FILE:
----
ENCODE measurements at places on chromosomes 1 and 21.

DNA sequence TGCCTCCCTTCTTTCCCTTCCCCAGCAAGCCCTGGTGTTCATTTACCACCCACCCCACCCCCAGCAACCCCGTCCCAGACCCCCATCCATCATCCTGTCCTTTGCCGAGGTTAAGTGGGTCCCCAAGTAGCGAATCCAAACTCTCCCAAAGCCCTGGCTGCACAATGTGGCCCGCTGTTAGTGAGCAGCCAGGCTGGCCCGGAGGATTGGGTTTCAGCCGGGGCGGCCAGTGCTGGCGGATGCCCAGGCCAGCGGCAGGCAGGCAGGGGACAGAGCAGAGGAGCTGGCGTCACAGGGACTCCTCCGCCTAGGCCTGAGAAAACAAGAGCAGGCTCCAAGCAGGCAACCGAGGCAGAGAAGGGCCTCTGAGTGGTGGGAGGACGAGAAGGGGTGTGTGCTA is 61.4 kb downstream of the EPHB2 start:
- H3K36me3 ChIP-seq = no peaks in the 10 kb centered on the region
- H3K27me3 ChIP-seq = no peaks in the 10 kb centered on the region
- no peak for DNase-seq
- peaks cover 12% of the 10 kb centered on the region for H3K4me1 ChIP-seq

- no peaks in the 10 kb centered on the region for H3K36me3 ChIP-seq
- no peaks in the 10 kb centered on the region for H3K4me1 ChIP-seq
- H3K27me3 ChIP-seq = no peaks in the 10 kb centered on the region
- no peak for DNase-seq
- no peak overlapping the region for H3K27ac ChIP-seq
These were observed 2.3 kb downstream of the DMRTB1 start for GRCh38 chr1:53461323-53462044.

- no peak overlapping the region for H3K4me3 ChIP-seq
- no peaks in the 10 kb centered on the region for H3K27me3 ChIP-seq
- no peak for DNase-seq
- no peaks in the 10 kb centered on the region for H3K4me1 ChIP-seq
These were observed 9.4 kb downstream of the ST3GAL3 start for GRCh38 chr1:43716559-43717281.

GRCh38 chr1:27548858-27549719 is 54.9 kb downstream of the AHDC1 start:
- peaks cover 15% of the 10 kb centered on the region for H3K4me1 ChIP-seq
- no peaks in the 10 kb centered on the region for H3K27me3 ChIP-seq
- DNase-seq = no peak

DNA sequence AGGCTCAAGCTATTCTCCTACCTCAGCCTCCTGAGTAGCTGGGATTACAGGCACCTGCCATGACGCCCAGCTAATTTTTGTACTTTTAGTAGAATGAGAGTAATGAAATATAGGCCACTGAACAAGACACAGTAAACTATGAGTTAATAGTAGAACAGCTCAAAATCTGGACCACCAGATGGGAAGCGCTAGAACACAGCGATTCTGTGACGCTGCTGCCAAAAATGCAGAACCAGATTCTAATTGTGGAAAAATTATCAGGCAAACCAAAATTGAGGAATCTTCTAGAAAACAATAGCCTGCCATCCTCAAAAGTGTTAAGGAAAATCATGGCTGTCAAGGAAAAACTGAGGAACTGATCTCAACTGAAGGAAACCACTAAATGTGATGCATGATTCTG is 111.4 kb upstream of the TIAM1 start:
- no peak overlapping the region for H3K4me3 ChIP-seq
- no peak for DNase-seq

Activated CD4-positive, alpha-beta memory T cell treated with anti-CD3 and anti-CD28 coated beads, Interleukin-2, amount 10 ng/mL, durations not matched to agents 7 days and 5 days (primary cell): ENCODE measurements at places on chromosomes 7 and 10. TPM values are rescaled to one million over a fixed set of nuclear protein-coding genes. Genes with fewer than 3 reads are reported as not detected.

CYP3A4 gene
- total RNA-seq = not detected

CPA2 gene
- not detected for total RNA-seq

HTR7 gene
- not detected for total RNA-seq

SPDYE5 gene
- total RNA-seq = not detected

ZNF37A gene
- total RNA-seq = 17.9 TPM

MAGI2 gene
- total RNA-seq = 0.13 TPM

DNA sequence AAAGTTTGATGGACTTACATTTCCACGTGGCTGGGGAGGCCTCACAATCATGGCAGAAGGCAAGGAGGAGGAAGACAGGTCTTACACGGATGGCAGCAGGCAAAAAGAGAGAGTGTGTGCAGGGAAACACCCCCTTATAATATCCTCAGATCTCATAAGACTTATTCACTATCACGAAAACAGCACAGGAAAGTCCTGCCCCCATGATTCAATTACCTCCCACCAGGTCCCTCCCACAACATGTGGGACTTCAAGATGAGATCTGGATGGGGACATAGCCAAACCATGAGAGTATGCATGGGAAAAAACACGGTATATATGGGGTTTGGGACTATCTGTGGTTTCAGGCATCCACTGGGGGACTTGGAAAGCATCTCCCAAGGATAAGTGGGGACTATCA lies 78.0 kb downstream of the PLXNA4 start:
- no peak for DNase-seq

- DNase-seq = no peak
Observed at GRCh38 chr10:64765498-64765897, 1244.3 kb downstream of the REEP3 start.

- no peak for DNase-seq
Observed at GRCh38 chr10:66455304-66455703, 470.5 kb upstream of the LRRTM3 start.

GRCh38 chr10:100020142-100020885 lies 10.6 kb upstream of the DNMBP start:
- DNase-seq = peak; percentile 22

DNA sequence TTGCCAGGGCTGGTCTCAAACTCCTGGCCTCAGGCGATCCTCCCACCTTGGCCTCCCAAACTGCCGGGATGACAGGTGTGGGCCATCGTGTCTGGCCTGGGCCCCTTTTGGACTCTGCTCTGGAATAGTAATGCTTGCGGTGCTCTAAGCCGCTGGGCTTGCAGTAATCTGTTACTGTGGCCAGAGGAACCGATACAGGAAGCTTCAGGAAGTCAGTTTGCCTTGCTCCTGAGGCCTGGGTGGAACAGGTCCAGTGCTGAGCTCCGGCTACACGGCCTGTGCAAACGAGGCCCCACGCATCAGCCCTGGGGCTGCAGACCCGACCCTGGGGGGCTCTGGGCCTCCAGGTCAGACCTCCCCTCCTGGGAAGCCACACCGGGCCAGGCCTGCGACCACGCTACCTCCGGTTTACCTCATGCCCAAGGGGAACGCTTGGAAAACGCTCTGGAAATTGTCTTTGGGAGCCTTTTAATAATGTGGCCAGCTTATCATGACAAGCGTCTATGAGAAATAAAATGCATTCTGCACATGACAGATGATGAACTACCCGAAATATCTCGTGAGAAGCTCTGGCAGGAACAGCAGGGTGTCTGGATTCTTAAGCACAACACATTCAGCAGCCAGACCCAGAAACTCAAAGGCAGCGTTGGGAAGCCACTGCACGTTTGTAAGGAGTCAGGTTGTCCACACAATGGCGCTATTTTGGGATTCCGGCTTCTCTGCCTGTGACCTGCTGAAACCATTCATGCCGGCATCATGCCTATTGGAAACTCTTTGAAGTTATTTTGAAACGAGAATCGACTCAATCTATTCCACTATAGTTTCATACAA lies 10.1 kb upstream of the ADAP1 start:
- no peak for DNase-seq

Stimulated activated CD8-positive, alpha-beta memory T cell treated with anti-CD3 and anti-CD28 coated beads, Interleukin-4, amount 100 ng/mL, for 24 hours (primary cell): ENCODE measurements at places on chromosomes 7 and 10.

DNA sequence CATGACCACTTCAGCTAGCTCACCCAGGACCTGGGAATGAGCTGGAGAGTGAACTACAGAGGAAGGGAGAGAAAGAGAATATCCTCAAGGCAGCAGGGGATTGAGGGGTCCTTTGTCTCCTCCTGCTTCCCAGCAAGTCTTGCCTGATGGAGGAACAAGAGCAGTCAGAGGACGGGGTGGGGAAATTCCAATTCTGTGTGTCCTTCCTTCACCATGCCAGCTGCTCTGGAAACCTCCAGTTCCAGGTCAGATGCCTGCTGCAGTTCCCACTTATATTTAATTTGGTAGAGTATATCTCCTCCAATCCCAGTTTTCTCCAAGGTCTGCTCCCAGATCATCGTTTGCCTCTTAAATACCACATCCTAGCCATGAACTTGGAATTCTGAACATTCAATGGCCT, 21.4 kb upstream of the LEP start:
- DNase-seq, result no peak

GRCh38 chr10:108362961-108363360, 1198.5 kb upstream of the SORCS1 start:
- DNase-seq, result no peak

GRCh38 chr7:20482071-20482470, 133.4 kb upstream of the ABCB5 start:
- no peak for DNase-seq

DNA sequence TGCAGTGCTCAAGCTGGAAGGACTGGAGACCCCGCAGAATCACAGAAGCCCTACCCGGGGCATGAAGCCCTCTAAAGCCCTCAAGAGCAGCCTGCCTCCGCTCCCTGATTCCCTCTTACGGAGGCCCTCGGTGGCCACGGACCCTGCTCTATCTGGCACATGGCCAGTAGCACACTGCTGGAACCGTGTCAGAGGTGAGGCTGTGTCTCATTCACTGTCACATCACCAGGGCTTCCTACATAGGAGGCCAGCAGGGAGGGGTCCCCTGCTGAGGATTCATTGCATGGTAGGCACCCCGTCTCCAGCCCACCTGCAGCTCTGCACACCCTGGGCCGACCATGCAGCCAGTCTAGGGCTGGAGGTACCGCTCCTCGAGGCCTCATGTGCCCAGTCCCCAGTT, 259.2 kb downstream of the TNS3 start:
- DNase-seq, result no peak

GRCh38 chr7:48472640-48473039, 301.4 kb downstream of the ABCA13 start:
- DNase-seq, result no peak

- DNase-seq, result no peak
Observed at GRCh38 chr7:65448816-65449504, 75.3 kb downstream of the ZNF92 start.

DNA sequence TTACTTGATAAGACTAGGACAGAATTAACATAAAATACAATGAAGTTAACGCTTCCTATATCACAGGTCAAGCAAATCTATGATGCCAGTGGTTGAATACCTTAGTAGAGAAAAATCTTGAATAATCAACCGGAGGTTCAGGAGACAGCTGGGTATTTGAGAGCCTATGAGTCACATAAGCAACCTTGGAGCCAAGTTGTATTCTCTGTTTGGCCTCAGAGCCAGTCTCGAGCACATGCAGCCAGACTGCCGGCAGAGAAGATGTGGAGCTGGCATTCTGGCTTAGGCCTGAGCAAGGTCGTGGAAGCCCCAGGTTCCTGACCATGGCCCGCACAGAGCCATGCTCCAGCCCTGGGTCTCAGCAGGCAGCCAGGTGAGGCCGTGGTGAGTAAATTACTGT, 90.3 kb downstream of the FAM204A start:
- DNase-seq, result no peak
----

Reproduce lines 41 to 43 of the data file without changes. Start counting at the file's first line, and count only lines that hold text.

Observed at GRCh38 chr10:64765498-64765897, 1244.3 kb downstream of the REEP3 start.

- no peak for DNase-seq
Observed at GRCh38 chr10:66455304-66455703, 470.5 kb upstream of the LRRTM3 start.